Deutsche Bank AG said on Friday that it agreed to pay $7.2 billion -- $3.1 billion in penalty and $4.1 billion in consumer relief -- to settle a years-long mortgage-backed securities claims with the US Justice Department.
The settlement was reached after months of negotiation between the bank and the US administration, which had earlier asked the German bank to pay $14 billion total to resolve the issues.
The charges against the bank relate to several claims filed by individuals, companies and regulators in the aftermath of the 2008 subprime crisis alleging that Deutsche Bank wrongly sold subprime loans and manipulated foreign exchange rates or gold and silver prices. In addition, the bank also faced lawsuits over rigging benchmarks Libor and Euribor rates to set the price of mortgages and derivatives.
In 2013, the bank had agreed to pay $1.9 billion to settle all allegations that it defrauded US government-controlled Fannie Mae and Freddie Mac -- America's biggest providers of housing finance -- into buying $14.2 billion in mortgage-backed securities before the 2008 financial crisis.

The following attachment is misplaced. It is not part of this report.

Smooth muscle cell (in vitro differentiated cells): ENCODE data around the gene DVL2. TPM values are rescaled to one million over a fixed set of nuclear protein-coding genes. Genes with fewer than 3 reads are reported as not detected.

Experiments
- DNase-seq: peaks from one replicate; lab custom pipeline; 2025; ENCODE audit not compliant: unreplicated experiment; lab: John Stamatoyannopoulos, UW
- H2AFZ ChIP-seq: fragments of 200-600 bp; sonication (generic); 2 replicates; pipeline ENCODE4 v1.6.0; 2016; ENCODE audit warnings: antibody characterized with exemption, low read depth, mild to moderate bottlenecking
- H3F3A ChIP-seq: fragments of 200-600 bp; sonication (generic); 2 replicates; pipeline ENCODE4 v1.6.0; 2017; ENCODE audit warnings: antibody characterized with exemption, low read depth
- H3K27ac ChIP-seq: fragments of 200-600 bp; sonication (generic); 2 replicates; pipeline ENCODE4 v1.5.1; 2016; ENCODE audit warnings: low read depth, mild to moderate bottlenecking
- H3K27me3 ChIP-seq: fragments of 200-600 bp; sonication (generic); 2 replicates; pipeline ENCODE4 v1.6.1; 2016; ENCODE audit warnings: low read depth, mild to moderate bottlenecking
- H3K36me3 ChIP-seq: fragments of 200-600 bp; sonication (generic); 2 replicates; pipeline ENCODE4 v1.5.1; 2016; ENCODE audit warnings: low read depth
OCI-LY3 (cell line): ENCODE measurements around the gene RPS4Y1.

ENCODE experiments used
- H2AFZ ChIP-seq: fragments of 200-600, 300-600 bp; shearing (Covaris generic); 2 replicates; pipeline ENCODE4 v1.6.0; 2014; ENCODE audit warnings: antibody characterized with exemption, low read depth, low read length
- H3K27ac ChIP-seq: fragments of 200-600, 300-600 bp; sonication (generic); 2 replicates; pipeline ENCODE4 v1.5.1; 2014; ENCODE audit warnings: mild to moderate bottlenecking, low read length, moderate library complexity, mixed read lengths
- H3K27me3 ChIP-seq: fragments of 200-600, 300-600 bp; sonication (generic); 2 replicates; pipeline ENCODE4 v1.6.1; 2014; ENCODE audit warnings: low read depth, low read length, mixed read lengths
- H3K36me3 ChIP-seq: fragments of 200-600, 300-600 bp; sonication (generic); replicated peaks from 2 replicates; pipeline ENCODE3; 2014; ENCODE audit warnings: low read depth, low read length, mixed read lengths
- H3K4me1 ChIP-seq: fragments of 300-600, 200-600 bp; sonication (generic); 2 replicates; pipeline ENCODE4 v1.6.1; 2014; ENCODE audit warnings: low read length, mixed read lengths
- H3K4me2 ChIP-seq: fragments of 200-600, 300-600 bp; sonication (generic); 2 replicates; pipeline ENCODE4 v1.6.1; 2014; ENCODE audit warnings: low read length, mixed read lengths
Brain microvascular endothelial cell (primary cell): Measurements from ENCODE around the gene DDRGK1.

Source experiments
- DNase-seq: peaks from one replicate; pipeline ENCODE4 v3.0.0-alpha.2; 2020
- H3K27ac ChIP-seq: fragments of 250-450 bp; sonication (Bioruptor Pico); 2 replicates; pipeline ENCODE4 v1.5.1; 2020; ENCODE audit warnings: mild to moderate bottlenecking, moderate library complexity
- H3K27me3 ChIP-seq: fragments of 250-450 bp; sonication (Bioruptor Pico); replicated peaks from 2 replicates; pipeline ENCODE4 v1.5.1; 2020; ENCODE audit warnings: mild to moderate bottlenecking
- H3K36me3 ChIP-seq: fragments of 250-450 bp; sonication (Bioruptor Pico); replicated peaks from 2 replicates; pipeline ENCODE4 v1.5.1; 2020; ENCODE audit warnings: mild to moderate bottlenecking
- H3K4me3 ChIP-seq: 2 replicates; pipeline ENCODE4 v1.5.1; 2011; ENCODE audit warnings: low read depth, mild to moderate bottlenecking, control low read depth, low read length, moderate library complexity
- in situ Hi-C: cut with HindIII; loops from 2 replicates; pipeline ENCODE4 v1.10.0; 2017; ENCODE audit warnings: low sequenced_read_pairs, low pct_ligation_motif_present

As the earning season is set to start in a week's time in January, Deutsche Bank is expected to take a roughly $1.17 billion in pre-tax charges this quarter as a result of the penalty of $3.1 billion. The bank said any impact of what it would pay in consumer relief may be less immediate and could lead to less solid consequences because $4.1 billion is to be paid out over at least five years.
In a separate announcement on Friday, Credit Suisse Group AG said it also resolved a related probe with the US Justice Department for $5.28 billion. The Swiss bank will pay a $2.48 billion civil penalty and $2.8 billion in relief for homeowners and communities hit by the collapse in home prices after the 2008 financial crisis.
The lender will take a pre-tax charge of about $2 billion in addition to its existing reserves during the fourth quarter.
According to the Wall Street Journal, "the dramatic back-to-back announcements show the urgency among senior Obama appointees in the Justice Department to resolve the outstanding probes of pre-crisis conduct at major banks before those officials leave office in mid-January. Part of the rush stems from a great deal of uncertainty about how a Trump administration might pursue, settle or drop the remaining probes, according to people familiar with the discussions."